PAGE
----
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The dark truth behind cub petting and circuses

The truth behind lion cub petting is that these cubs are taken from mothers who are imprisoned to reproduce another litter every six months. These cubs are in truth, factory farmed animals kept in enclosures to be petted and played with. Human interaction with these cubs is doing one thing that we may be unaware of as we cuddle these little rascals, installing trust in these cubs. As they grow to trust humans, they become less fearful. When they grow up, they may be sent to become lions in the canned hunting industry. Canned hunting is the hunting of animals within an enclosed space without the possibility of escape they would have in nature. Often, they don't even try to escape because after all, they have learnt to trust humans. 

Circuses can be a place for fun, laughs and clowning around. When the majestic big cats come out and impress us with their tricks, jumping through fire rings and parading around with pride we may even think this is harmless fun. This couldn't be further from the truth. These animals can be caged, defanged, declawed, imprisoned, abused and trained in brutal ways for the entertainment of humans. Even if circuses claim to treat their animals well, is this even the point? They are still prisoners for the purpose of entertainment. Rather than roaming the African Savannah freely they spend their days in cages only being let out for training and circus acts. 

When I was in my second year of university studying conservation,  I decided to spend a few weeks at a Lion sanctuary for abused lions, the Drakenstein lion park. My daily activities included feeding the lions, preparing special food for those lions who had been defanged and declawed in circuses, building gates, repairing lion shelters and even cleaning up the biggest cat poos you can imagine. This personal volunteer experience, although hard work bought me more spiritual and emotional growth than I had expected. Over the weeks, I learnt each of the lions stories and grew to love each one of them. Often volunteers seek projects that offer physical petting of animals but through my personal experience I learnt that you don't always need physical interactions with animals to form strong bonds with them. By helping with the daily needs of sanctuary's and projects, you are contributing in more ways than you know and your own personal growth can be significant. 

This might be a good place to share some of the lions stories with you. Brutus was a big lion with the most beautiful mane, but he did have a bit of a quirky look to him. Brutus's jaw is permanently disfigured from being severely beaten and declawed as a cub in a circus. He was rescued from a French circus and arrived at the sanctuary in 2010. Circus animals will never be able to survive in the wild, rehabilitation and sanctuary's are their only options for a good life.                   

Ringo was born into an Eastern European circus, confined to a small cage with only a tiger as his companion. He endured barbaric training and living conditions before arriving at the sanctuary. Ringo was still not happy at the sanctuary and refused to eat or enjoy his new found freedom. As a last resort, the sanctuary brought in a lion whisperer. The lion whisperer claims to be able to communicate with animals and according to her, Ringo wanted to know what had happened to his best friend, the tiger. This was the first time the sanctuary had heard of Ringo being in the circus with a tiger and after some research discovered that there had indeed been a tiger. The tiger had also been rescued and now lives peacefully in another sanctuary. Ringo is now much happier since hearing this news from the animal communicator and is making the most of his new found happiness.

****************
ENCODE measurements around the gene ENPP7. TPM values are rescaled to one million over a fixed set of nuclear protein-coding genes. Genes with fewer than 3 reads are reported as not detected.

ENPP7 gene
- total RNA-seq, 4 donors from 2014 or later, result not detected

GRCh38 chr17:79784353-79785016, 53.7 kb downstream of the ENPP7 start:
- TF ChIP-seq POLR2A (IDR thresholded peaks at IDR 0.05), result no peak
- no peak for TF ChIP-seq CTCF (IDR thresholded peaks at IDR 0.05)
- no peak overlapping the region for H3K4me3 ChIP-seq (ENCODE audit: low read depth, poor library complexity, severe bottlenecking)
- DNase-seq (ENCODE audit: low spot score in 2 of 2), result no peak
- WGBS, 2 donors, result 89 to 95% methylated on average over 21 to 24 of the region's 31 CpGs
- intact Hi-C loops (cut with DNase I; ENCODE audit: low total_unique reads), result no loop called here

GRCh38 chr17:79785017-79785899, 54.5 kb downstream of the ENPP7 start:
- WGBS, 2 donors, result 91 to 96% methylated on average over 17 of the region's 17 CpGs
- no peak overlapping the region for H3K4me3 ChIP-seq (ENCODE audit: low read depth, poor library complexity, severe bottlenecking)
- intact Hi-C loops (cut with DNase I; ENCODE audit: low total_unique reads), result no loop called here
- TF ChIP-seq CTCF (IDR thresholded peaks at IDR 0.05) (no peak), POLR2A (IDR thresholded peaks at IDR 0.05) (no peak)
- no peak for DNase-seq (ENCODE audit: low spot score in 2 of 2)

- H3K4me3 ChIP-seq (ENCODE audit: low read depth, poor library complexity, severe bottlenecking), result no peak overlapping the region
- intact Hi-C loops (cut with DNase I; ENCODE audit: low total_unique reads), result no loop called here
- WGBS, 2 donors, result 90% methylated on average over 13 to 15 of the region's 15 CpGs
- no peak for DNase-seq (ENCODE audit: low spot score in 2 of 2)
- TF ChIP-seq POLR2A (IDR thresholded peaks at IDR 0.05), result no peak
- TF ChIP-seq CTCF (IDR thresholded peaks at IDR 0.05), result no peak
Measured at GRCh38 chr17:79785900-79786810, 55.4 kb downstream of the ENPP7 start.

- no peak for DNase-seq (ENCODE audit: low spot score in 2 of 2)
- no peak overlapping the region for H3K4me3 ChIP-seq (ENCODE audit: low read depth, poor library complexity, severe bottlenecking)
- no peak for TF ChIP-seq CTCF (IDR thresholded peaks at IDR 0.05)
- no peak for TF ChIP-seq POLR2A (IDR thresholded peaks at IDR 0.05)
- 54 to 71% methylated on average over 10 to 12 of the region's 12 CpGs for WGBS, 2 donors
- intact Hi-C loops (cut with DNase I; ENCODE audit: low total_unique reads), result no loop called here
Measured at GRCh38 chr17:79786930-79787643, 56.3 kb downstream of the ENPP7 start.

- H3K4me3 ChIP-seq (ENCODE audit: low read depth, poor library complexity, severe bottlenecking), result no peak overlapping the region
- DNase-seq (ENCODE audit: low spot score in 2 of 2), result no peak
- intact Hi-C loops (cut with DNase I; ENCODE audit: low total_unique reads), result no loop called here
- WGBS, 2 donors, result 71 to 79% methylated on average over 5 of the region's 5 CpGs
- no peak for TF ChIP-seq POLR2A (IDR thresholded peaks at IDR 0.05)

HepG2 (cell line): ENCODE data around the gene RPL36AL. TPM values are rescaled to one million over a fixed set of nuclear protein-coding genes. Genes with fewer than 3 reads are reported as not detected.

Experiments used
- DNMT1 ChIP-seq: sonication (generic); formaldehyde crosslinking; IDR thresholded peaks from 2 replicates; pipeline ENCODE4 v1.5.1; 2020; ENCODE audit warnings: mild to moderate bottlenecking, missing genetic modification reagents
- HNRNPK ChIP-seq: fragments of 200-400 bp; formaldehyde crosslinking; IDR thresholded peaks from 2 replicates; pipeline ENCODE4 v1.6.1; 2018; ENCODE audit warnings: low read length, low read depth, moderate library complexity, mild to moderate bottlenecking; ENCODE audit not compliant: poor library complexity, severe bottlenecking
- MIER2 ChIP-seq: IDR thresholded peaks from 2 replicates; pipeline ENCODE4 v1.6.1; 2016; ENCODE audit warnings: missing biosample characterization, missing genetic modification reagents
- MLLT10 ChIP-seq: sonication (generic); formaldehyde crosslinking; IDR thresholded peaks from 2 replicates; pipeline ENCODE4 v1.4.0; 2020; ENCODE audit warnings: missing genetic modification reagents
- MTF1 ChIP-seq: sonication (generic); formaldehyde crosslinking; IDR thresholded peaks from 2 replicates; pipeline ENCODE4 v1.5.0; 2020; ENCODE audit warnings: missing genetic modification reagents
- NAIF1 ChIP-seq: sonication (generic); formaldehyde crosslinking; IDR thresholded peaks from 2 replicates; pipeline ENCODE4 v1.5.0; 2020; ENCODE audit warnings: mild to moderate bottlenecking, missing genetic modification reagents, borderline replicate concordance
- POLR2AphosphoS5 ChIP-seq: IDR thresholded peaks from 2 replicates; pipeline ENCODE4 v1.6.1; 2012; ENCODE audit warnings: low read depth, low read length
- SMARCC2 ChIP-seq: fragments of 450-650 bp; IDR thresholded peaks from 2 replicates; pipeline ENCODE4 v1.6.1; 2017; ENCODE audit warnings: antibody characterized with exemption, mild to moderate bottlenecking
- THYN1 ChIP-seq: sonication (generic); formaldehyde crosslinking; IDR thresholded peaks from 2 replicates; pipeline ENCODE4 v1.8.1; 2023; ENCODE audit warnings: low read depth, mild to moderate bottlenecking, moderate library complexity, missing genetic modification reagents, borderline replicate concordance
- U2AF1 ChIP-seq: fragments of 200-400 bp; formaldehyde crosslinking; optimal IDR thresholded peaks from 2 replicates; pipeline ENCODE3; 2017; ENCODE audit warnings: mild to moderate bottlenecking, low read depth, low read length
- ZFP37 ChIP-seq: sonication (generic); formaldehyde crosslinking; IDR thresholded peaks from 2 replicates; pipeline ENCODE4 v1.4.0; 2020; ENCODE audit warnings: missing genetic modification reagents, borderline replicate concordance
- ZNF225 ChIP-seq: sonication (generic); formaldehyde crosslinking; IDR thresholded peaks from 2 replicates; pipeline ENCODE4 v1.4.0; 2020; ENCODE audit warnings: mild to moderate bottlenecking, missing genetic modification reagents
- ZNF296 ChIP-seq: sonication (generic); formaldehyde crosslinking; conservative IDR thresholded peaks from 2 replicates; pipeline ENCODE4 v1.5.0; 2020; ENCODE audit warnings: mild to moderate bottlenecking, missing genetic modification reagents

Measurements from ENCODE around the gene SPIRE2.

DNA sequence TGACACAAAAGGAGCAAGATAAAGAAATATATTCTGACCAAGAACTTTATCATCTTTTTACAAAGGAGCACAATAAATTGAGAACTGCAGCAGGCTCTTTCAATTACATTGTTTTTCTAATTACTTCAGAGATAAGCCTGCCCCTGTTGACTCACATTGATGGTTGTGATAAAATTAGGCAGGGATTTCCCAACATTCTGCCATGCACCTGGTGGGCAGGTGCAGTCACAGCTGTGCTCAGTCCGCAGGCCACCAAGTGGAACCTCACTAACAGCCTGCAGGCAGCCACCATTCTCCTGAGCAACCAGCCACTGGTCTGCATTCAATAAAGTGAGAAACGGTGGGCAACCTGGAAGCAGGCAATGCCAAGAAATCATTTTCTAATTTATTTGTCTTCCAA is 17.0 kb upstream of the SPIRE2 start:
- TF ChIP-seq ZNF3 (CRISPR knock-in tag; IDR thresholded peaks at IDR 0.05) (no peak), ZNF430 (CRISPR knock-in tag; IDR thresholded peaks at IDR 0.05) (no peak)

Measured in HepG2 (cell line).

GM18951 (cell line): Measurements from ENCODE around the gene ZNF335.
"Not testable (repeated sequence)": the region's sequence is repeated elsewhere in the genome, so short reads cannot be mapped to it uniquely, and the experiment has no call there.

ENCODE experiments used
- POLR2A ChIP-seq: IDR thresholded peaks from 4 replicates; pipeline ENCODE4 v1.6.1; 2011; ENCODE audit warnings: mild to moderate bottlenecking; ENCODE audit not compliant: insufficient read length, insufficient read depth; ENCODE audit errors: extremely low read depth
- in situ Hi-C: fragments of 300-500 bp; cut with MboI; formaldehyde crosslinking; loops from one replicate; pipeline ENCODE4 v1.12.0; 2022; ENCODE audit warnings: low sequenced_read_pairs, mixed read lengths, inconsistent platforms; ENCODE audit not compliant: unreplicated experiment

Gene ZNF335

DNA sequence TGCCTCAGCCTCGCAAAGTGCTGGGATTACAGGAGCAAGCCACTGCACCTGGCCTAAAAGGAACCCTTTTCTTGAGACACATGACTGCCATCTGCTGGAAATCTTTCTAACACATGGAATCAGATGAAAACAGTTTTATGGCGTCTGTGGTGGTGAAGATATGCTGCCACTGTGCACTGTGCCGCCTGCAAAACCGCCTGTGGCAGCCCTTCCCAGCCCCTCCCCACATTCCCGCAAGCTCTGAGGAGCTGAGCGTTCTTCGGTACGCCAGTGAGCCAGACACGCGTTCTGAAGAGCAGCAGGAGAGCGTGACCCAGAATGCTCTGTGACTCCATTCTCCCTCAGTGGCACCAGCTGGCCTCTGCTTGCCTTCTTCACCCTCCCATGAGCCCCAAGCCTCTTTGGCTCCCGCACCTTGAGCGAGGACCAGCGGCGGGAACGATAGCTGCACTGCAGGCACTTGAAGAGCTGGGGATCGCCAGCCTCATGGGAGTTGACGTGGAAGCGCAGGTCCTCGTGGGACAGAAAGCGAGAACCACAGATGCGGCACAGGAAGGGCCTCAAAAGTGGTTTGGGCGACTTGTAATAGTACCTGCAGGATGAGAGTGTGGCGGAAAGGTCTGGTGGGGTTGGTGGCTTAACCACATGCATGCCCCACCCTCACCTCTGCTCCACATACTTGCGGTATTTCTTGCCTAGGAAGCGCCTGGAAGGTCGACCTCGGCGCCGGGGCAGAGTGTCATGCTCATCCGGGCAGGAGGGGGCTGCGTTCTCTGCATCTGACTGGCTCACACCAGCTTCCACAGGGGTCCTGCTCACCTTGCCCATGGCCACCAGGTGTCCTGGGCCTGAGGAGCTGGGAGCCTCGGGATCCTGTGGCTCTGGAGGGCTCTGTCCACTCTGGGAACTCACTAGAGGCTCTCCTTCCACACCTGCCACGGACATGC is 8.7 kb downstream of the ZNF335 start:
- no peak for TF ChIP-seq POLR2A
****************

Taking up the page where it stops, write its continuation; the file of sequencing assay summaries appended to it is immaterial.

Loti was used to bred cub lions for the illegal Eastern European pet trade. Her stomach drags on the floor and she is very distrusting of humans, understandable with litters after litters of her babies being torn away from her. Her cubs would have been vulnerable to being drugged, beaten and defanged to be used as props for photos and petting. She was rescued from a life of abuse and misery where her only function was to be constantly pregnant and now lives happily in the sanctuary.      

Dodo was born into illegal pet trading in Eastern Europe. His entire life was spent imprisoned in underground concrete pits until he was rescued. In Eastern European winters, temperatures drop to minus 20 degrees and it is unknown how he survived these winter seasons. The first night Dodo was released at the sanctuary was the first time he felt grass under his feet, smelt the flowers and saw the blue African sky. That night, Dodo sat staring at the sunset for hours. This was the first taste of freedom he had ever had. 

Good Hope Volunteers supports a similar project, the Big Cat Rescue sanctuary. 33 big cats were rescued from South America. The rescue made headlines as it was the biggest animal airlift rescue. These 33 big cats joined other retired and rescued zoo, abused and circus animals.

Please think of these beautiful animals before you buy that circus ticket or enter the cub petting facility. What may seem fun to you, may hold extreme pain and suffering for others. 

To be part of this project, please contact us.

Resources: http://lionrescue.org.za/